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Sat 14 Jan 2012 01:39 PM

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Italy’s money woes open doors to cash-rich mafia

Looming recession forces some firms to tap crime cartel to stay afloat

Italy’s money woes open doors to cash-rich mafia
Economic protests in Rome as Italy lurches closer to a recession

When Italian construction group Perego was struggling back
in 2008, a white knight flush with cash rode to its rescue.

Unfortunately the "knight" was a powerful mafia
organisation, the 'Ndrangheta, which went on to take control of the
family-owned Lombardy business and tried to steer it on an expansion path,
Italian justice authorities say.

"Luckily it failed," said Milan judge Giuseppe
Gennari. The group has since collapsed and former chairman Ivano Perego is
awaiting trial for opening his door to the crime syndicate.

As the Italian economy slips into a recession and its banks
answer regulatory pressure by curbing loans, more troubled firms could be
tempted to follow in Perego's footsteps.

Former Bank of Italy governor Mario Draghi warned back in
March 2011 that the economic crisis of the last three years had made companies
more vulnerable to the mafia.

Since then, the situation has only worsened.

Italy has reacted to spiralling costs linked to the euro
zone debt crisis with €76bn of belt-tightening measures aimed at balancing the
budget in 2013. The economy is set to shrink in 2012.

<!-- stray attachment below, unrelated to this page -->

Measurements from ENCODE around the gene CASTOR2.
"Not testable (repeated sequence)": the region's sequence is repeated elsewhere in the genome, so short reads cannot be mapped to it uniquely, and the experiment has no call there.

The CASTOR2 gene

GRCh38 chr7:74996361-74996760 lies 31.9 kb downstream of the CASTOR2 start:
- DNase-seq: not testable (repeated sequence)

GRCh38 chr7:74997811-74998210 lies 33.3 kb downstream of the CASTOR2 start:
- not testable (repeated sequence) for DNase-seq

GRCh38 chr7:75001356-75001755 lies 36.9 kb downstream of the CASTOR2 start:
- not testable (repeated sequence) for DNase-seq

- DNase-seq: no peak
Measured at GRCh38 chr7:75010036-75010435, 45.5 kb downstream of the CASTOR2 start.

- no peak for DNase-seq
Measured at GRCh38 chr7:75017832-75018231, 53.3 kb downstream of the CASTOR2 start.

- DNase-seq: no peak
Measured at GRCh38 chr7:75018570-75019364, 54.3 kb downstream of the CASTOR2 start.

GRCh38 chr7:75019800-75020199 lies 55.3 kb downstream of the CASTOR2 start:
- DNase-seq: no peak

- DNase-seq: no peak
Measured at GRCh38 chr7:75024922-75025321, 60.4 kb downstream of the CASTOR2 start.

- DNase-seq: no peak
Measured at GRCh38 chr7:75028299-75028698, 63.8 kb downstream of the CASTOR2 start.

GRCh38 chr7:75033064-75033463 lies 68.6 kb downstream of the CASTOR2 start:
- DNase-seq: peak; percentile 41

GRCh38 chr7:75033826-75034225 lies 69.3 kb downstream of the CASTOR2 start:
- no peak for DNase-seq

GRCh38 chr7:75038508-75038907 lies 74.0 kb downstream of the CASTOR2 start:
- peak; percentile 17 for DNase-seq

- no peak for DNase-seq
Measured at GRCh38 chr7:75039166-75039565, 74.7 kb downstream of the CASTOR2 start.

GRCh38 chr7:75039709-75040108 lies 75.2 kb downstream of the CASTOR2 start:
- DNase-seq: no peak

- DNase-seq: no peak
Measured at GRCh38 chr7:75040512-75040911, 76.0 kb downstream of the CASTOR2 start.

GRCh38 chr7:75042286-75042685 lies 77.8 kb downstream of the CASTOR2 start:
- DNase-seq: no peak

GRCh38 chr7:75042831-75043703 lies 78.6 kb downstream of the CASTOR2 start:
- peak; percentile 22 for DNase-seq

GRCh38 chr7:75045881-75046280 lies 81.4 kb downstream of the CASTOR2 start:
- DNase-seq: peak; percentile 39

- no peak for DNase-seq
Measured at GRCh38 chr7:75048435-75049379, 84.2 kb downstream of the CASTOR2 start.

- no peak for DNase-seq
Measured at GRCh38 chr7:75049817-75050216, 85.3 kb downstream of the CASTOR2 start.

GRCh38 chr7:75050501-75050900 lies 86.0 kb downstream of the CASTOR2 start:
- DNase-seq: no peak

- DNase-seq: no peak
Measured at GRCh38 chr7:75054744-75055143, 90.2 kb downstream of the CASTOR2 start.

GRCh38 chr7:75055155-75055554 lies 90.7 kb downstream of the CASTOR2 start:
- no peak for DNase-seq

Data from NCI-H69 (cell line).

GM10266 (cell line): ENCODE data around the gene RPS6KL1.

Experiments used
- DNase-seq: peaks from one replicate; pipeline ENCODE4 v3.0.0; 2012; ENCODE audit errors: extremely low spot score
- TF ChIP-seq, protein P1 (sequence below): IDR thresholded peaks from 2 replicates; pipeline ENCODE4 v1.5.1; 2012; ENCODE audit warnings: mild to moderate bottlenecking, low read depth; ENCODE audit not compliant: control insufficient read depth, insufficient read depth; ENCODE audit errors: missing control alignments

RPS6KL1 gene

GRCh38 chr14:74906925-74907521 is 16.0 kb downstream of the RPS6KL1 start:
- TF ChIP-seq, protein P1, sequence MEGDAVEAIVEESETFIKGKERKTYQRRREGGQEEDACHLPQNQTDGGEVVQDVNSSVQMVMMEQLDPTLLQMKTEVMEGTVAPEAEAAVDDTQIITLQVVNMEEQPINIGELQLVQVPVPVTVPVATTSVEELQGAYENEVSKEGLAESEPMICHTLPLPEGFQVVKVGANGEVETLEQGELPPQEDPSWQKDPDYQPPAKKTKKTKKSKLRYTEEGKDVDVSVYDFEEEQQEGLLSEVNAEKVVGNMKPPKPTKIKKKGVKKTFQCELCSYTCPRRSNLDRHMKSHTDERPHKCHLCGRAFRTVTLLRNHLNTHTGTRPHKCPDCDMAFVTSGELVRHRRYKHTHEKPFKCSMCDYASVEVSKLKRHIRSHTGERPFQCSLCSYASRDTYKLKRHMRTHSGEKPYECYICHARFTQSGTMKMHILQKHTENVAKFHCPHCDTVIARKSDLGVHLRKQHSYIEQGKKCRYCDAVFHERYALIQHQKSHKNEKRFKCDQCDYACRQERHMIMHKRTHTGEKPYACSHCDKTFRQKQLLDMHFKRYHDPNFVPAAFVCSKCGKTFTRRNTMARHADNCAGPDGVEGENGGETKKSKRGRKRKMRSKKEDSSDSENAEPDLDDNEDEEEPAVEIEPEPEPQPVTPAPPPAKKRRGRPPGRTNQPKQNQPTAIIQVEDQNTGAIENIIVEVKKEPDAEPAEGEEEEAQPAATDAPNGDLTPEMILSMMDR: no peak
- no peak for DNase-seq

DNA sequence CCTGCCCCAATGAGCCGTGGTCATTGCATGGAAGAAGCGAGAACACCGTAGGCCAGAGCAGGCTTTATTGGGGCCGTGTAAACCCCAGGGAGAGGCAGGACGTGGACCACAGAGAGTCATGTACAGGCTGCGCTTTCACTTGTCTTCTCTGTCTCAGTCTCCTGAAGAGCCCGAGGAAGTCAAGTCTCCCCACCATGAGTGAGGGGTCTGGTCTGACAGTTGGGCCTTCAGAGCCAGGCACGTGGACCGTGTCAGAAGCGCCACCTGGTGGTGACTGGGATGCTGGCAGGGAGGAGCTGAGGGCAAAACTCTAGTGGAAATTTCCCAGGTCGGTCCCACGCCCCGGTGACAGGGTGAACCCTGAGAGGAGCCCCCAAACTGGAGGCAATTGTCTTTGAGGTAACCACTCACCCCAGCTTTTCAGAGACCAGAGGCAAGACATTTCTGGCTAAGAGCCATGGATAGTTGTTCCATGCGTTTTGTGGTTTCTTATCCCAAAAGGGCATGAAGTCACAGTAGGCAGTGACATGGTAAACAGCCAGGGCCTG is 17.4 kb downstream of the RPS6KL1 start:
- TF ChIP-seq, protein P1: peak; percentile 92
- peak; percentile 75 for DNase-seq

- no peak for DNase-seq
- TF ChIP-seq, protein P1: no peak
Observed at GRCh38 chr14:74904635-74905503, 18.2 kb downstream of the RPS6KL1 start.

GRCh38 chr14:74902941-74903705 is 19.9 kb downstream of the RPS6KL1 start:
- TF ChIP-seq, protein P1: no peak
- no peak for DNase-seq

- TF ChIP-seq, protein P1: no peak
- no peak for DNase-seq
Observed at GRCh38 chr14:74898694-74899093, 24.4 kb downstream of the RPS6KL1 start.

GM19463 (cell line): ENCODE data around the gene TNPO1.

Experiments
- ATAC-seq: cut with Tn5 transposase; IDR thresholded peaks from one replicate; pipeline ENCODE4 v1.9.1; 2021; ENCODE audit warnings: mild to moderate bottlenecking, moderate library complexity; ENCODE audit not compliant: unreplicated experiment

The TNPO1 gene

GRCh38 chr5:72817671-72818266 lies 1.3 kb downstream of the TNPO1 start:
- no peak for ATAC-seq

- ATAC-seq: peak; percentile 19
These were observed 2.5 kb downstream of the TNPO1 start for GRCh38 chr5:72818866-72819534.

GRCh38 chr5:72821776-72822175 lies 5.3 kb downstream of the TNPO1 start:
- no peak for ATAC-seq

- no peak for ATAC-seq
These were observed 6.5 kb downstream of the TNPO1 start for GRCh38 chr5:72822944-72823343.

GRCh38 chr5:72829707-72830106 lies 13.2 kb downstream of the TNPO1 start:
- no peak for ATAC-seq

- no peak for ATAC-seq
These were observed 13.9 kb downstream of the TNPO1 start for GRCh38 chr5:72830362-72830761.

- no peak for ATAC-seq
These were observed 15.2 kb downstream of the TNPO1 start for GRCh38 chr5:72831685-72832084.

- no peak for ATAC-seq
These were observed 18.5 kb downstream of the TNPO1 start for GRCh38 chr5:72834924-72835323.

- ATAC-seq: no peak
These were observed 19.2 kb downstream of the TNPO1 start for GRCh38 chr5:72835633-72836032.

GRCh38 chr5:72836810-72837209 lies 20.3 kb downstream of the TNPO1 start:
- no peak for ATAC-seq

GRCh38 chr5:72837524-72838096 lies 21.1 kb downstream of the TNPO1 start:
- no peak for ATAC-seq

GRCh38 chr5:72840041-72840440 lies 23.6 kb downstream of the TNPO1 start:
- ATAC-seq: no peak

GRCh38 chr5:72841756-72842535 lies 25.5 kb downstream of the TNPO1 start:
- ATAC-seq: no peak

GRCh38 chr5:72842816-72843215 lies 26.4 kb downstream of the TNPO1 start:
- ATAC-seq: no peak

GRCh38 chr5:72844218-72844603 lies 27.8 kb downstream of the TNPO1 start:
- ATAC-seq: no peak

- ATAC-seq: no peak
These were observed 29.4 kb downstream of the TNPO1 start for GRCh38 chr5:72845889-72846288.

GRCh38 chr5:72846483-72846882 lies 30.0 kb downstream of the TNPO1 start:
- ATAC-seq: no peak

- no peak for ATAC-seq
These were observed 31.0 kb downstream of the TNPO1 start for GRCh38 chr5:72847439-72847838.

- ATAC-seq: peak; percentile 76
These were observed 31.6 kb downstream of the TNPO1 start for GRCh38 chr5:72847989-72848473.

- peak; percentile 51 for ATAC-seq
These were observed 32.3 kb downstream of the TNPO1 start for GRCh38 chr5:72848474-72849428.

Facing funding strains, capital shortfalls and rising bad
loans, Italian banks have started passing on higher financing costs to
customers. Many fear they could turn the taps off altogether.

Italy's mafia organisations, whose revenues from money
laundering activities alone are estimated at around €150bn, are delighted to
step into the breach.

"In this crisis, those who have liquidity have
power," Italy's chief anti-mafia prosecutor Pietro Grasso warned on state
television in November.

Italian crime syndicates have moved in recent years out of
the southern regions where they originated into the richer north, and their
tentacles now reach deep into the world of local businesses and politics.

In particular the 'Ndrangheta, based in Calabria in the foot
of Italy's boot, has grown in importance as its role in international drug
trafficking has increased.

With the cocaine trade estimated to yield returns of at
least 50 times the initial investment, money laundering is one of its key
concerns.

Anti-mafia investigative authority DIA has said that the
economic potential of Milan's Lombardy region, which accounts for a fifth of
Italy's domestic gross domestic product, made it an obvious target for the
'Ndrangheta.

"They are in a position to help troubled businesses.
They have the money to set things right and can help firms win orders, for
example by threatening competitors," said judge Gennari.

"The economic crisis is usury's best ally and it has
increased the mafia's share in this business," said Lino Busa, chairman of
the anti-racketeering association SOS Impresa.

Bankruptcies among Italian companies rose nearly 10 percent
in the first nine months of 2011, according to business information group
Cerved, which said they were relatively more frequent in Lombardy than
elsewhere.

Rising bad loans on lenders' balance sheets also point to
Italian companies struggling to stay afloat. The gross total was €102b in
September with a 40 percent annual increase, Italian banking association ABI
said.

The head of Confidi Lombardia said defaults were growing
again on loan guarantees provided by the regional cooperative, which helps
member firms borrow from banks.

"The past two years have been really bad and defaults
are back on the rise. Small businesses are definitely feeling the pinch, credit